Changes in the environment and the factors that affect them are interesting subjects to photograph given their impact globally and the dire consequences attached to them. Vietnamese photojournalist Linh Pham’s No Mud, No Lotus offers an intriguing view at how the Vietnamese, especially the youth, are shaping the social and cultural landscapes of their country.
Titled after a well-known Buddhist proverb, Linh’s photo series “is about a country emerging from the consequences of war and the collapse of the socialist model.” Like the lotus flower growing in mud, Vietnam has gradually transformed to become one of the economic players in Southeast Asia despite its history of violent wars against their colonizers and the nation’s relatively recent reunification under the Socialist Republic.
“The proverb speaks of how happiness and suffering go hand in hand. It could be understood that both suffering and happiness are transient, everything is always in a state of flux. Or it could be read on a more ‘positive’ note, which I prefer, that happiness can stem from hardship and dark places,” Linh said.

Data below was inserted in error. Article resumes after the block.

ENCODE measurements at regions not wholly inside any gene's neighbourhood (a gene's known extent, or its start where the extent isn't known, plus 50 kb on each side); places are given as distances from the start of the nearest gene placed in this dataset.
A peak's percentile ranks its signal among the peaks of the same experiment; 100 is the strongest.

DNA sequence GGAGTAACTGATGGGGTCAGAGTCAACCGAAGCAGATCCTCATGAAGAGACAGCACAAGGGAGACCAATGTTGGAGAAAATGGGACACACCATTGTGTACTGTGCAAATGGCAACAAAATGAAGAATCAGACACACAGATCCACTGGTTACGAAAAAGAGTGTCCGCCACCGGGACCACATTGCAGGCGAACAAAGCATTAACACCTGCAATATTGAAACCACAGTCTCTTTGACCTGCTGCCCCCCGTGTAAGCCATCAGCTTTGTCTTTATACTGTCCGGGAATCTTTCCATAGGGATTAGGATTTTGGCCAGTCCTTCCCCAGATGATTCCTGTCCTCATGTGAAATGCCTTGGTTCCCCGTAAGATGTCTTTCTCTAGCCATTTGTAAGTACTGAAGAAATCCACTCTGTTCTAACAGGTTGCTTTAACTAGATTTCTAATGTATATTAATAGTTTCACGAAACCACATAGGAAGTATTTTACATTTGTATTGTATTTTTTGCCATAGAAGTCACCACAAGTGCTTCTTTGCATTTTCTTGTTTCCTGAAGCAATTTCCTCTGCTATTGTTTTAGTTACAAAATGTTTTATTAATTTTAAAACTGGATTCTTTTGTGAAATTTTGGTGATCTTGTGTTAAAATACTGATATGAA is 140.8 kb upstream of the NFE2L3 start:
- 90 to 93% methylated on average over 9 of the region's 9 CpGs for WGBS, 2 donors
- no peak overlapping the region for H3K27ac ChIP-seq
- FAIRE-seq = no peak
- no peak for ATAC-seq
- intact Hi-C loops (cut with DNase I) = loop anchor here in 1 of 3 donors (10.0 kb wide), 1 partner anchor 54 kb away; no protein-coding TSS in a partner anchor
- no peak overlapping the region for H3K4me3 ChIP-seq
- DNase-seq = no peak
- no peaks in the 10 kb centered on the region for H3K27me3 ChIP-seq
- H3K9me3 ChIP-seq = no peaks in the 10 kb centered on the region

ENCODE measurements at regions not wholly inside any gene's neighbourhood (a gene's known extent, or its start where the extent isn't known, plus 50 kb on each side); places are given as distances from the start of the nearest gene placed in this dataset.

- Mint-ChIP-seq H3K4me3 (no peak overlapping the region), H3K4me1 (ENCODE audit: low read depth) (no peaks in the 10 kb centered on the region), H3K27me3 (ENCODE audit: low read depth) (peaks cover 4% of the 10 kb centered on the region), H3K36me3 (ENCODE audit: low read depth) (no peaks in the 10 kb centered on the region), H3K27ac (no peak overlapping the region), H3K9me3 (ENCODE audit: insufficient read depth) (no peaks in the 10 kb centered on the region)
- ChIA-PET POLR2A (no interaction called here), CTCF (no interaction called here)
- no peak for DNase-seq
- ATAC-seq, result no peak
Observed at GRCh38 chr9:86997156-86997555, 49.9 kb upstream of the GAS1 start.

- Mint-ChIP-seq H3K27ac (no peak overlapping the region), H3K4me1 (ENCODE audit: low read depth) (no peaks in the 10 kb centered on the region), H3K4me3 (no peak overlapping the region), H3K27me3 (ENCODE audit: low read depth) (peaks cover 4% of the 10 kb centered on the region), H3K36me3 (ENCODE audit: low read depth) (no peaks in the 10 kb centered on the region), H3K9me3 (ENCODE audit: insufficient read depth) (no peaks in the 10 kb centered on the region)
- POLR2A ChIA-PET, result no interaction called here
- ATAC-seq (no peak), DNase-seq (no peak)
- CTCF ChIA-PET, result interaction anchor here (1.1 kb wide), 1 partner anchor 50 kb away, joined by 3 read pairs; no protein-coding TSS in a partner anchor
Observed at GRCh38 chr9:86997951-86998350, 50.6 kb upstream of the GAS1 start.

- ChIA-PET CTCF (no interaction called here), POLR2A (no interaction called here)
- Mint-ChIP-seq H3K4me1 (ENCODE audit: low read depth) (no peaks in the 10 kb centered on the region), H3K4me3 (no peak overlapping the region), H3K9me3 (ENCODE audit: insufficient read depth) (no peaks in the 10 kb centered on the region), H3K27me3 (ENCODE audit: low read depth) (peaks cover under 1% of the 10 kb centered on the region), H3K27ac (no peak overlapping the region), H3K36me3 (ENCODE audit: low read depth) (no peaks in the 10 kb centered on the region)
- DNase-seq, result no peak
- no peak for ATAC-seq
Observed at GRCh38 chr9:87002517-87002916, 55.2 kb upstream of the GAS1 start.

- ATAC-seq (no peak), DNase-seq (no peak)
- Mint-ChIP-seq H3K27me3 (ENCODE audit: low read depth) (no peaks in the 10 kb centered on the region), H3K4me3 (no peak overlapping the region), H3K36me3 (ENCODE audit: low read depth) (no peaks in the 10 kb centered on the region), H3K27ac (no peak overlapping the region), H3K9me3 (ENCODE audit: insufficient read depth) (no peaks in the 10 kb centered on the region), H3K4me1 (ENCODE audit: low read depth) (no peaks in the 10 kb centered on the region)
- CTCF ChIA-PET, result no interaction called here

No Mud, No Lotus mostly consists of images of youth that are now vaguely familiar with the horrors of war. Yet the memories are commemorated through visits to the cemetery and the remnants of war displayed in museums. The youth can freely express themselves through selfies or dancing in a club, families and children bonding happily in the park, a couple kissing for a pre-wedding photo by the lake, and locals visiting historical places, among others.
Like other neighboring countries in Southeast Asia, Vietnam strives to live up to the fast-paced, technological world. Despite growing tensions within its own government and the media clampdown, a shift in political views paved the way for the dramatic changes in the country’s society and culture.
“A lot of young people including myself now have the opportunity see the world by traveling or on the Internet. They are exposed to new ideas and are shaping a society buzzing with youthful energies while at the same time making efforts to retain its traditions. As a results, these youngsters starts actively forming subcultures and collectives in many aspect of culture including art & education,” Linh Pham revealed.